Well, I personally disagree strongly with the sentence "Paradoxically, shamefully, the resolve of many of us here at Ground Zero began to dissipate virtually as soon as the smoke began to clear." Frankly, I think confusing questioning the Iraq War with a lack of resolve in the war against terrorism is just plain wrong. Disagree all you want, but do not question my love of country, love of New York, or my memory of what happened in 2001.

As far as the "backbone" of this country goes, I did a quick check of icasualties.org and discovered about 500 of those who have died have come from states won by Gore and little more than 500 from states won by Bush. While certainly young men and women from Fayettville and Omaha have given their lives, there also have been lives given by young men and women from Buffalo, Flint, Philadelphia, and Boston.

So I aint buying they have the resolve argument and I aint buying the backbone portion either. It's an insult and a slight and I am not standing for it. (Besides that, it's wrong.)

John, you're too polite. PE,for someone who thinks the opinions of this site are "crap" I notice you sure do spend a lot of time here. There are blogs that cater to every conceivable political type imaginable. Perhaps you'd be happier at the Daily Kos.

Thanks guys, but PE is a friend of mine, and he's welcome to post here, as is anyone, regardless of politics, so long as they're respectful and not abusive. But please, people, no Cialis ads, please.

PE, I didn't mean to offend. I was living in New York City during 9/11, and I was proud as could be of the city's response to the events of that day. It was, indeed, a turning point for me. It was the first time that I identified myself as a "New Yorker," and I was proud to do so.

Regarding the "sacrifice" angle, I was referring to the responses of red-state Americans in the aftermath of 9/11. The American southeast is disproportionately represented in the American armed forces, but I do not, in any way, mean to diminish the sacrifices made by the 10th Mountain Division, and if it came across that way, it was an error on my part.

I know perfectly well that there are good, solid, rock-ribbed Americans in New York. I see them every day. Likewise, there are spineless wusses in Omaha. We all know that, PE. And I understand that generalizations can get us into trouble.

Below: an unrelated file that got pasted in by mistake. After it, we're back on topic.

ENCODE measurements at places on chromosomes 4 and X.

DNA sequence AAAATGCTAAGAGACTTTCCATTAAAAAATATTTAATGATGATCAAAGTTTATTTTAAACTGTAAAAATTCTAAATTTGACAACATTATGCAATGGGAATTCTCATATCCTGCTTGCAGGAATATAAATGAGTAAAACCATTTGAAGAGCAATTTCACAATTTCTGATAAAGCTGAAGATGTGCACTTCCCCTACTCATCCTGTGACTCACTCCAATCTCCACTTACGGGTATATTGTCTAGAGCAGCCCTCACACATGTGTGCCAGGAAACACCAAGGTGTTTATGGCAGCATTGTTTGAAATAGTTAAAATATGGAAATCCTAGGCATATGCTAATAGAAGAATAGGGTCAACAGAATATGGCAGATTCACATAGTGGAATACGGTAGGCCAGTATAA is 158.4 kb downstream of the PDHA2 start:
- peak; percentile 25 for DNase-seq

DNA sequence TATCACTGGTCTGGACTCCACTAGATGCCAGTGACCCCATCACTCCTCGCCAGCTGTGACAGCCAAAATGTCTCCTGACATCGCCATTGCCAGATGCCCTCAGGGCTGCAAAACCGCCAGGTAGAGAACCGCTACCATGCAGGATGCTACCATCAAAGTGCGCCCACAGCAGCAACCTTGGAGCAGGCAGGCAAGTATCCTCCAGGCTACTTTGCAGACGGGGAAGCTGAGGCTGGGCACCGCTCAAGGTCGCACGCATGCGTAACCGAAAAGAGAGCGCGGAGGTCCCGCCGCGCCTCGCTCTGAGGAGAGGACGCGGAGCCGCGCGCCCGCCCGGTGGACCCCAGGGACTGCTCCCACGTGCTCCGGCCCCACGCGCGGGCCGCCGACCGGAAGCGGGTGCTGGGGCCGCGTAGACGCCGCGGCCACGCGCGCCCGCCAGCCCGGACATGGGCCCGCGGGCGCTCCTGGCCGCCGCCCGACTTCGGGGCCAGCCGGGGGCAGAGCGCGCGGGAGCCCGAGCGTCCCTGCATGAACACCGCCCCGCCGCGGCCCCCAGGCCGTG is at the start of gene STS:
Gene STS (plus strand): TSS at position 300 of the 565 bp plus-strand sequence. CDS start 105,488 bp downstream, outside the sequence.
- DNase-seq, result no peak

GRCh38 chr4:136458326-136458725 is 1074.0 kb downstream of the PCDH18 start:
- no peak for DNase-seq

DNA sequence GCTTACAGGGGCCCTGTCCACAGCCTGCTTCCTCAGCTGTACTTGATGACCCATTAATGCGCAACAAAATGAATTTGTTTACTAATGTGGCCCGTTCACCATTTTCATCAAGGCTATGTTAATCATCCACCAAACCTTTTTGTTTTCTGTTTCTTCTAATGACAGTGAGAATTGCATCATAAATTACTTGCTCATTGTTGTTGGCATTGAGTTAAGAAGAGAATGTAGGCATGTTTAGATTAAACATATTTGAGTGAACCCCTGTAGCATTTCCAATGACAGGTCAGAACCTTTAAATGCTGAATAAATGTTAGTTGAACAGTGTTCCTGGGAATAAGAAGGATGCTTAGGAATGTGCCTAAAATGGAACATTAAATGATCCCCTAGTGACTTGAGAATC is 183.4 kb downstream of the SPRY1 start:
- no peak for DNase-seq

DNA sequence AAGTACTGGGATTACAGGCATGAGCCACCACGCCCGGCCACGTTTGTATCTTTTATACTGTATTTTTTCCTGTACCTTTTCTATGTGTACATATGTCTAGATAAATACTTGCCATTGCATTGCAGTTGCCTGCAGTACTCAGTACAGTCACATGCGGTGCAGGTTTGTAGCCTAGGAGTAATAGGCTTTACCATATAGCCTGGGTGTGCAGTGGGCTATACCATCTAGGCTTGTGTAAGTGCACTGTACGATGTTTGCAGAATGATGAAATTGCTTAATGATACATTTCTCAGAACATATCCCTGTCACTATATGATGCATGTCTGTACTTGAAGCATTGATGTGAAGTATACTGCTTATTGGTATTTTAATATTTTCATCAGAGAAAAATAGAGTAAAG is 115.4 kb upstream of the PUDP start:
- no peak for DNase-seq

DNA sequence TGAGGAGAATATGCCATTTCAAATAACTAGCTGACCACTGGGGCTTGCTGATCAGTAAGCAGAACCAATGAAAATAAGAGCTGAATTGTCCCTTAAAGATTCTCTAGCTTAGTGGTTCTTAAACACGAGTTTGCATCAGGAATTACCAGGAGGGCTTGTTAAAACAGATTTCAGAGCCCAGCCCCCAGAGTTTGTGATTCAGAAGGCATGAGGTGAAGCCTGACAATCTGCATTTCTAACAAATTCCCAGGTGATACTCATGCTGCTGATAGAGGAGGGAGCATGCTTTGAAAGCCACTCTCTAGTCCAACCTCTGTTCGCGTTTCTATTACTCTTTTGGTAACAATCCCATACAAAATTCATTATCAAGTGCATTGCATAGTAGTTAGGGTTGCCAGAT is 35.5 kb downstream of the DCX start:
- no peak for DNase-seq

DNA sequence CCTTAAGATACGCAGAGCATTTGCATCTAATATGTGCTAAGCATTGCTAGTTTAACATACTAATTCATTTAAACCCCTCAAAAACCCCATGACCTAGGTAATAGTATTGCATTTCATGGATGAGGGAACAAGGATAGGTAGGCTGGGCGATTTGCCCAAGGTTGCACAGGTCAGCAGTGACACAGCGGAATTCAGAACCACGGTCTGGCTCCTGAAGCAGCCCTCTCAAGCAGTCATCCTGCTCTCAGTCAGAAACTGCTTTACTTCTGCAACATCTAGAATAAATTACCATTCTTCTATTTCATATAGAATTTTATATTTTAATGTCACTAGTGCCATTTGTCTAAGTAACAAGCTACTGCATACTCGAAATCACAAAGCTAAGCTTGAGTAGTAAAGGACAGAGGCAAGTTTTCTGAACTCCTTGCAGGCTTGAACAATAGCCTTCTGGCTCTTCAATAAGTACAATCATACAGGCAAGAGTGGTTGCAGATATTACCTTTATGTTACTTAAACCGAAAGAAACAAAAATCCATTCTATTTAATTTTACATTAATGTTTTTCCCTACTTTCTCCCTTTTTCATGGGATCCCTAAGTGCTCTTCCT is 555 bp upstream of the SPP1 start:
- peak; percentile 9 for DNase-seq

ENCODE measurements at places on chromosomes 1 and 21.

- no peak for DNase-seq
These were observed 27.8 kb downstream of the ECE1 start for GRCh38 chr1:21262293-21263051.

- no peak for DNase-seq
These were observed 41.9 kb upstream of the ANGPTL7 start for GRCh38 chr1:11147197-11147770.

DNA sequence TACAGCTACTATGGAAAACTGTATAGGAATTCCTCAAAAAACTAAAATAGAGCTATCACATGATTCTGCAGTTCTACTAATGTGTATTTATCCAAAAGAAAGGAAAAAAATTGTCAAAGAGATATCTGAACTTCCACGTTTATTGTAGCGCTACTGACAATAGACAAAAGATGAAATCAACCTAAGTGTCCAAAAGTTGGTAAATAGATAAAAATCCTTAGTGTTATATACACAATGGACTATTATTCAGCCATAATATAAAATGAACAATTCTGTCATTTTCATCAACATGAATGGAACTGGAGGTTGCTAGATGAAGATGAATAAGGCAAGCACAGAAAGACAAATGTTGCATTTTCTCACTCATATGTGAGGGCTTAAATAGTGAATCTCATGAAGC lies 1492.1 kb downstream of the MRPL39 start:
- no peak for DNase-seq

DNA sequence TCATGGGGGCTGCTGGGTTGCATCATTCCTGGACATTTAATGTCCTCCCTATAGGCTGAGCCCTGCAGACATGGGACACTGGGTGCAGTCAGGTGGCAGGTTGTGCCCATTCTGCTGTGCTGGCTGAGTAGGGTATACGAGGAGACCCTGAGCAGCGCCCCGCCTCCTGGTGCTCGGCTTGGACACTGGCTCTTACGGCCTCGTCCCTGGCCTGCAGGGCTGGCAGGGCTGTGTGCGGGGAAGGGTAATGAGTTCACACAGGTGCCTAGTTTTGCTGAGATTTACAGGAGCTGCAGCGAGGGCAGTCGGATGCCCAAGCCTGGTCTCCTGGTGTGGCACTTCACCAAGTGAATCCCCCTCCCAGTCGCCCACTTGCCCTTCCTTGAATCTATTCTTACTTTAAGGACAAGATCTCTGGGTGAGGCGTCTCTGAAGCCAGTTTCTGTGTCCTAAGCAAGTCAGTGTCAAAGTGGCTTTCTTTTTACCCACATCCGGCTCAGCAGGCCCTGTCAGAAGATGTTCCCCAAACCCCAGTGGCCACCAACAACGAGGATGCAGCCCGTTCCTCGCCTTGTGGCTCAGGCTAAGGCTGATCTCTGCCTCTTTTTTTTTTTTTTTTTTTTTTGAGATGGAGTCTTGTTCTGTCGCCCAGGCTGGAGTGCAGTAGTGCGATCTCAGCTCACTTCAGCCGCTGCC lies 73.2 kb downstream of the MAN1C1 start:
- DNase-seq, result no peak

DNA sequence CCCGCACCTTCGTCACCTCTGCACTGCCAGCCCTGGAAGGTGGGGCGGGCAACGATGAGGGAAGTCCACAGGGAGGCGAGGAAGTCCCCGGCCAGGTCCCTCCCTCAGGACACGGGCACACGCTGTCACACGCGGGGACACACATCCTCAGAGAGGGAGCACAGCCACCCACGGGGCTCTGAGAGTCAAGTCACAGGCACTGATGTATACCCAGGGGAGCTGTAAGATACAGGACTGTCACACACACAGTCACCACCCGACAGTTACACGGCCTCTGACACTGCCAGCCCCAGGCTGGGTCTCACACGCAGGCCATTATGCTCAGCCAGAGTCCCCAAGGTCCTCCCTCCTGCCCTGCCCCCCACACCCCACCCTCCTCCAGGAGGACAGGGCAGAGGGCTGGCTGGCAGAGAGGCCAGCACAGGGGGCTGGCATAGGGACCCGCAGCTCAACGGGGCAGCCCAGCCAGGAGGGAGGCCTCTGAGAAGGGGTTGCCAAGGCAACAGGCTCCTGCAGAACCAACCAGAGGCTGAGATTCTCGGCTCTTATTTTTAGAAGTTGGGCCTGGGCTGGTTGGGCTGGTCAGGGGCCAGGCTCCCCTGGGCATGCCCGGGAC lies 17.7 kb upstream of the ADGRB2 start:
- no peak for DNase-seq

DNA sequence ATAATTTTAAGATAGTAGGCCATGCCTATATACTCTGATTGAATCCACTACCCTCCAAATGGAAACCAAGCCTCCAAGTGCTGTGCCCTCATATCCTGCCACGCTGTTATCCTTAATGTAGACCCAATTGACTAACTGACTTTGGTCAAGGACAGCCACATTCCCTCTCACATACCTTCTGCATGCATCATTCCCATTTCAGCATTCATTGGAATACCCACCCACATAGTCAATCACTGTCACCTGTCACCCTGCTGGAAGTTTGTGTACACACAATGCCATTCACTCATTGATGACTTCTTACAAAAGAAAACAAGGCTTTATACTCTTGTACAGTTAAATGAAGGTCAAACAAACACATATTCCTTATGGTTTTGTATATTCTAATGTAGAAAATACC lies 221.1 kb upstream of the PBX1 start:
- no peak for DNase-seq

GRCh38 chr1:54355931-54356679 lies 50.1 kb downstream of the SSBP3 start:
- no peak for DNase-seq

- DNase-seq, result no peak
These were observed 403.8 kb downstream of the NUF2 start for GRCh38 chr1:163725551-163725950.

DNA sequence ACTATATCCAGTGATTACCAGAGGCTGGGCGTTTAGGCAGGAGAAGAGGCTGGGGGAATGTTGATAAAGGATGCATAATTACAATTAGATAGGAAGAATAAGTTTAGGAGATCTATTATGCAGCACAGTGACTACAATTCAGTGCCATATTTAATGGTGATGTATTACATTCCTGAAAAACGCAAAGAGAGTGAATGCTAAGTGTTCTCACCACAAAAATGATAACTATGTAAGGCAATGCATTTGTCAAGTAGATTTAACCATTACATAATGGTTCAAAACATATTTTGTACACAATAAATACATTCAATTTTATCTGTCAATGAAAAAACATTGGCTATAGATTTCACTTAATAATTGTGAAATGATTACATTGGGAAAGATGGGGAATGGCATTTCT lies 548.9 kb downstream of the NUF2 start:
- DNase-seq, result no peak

Nevertheless, I fear there is a real possibility that, as a nation, we may "go wobbly" before this fight is over. And should that happen, generalization though it may be, it will not be because of Red America.

Thanks, Barry. I personally have strong disagreements regarding the wisdom of the Iraq War as a means of fighting terrorism. Now that we are there, we have to see it through, but I don't see it as a wise and effective action in that fight. With all respect to Guilliani, whom I see as a strong mayor for whom I crossed over to vote for as a Democrat, I have heard speak many times in regards to worldwide terrorism and I don't agree with his thinking either in regards to the Middle East.

The problem with words like "weak", "resolve" and "wobbly" is that they are often used to mock those who disagree and, as such, are used to shut down debate. Furthermore, the concept of red state residents being the backbone of America is another attempt to diminish those in other states. I know many of my red state friends who expressed the belief that I left America when I moved to New York. I got p***** off in response to that as well. I don't look down on the red states, but damn it if I am going to stand for another kind of snobbery directed towards the blue states. In regards to Guilliani, I made a similar stand with my fellow liberals when I stood up for Guilliani over Dinkins because he would be more effective, in my view, and that decision had nothing to do with race. There are all kinds of snobberies about that distract from, rather than clarify, the important matters before us.

I understand where you are coming from on your strong objections, PE. As usual, you stated your position very well.

Like you, I was not for the war in Iraq. I felt that Hussein did indeed have WMD but always felt he was too cowardly to ever employ them against us. His whole political life was spent securing his position as dictator.

I cannot speak for Barry but I believe the point he was trying to make was that the Democrats peeled away from Bush faster after 9/11 than any similar time of crisis our previous chief executives faced.

Bush's highest rating of performance never got past the mid 70s. Now, compare that with Bush Sr and his 91% rating after Desert Storm. Although there were no comparable rating polls back in the days of Kennedy, FDR and Wilson, I am sure you'll agree that there personal popularity was significantly higher than the mid-70%s.

In short, a great many people who supported Bush after 9/11 did so uneasily - NOT because of their patriotism or lack of same, but rather because they really despised George Bush.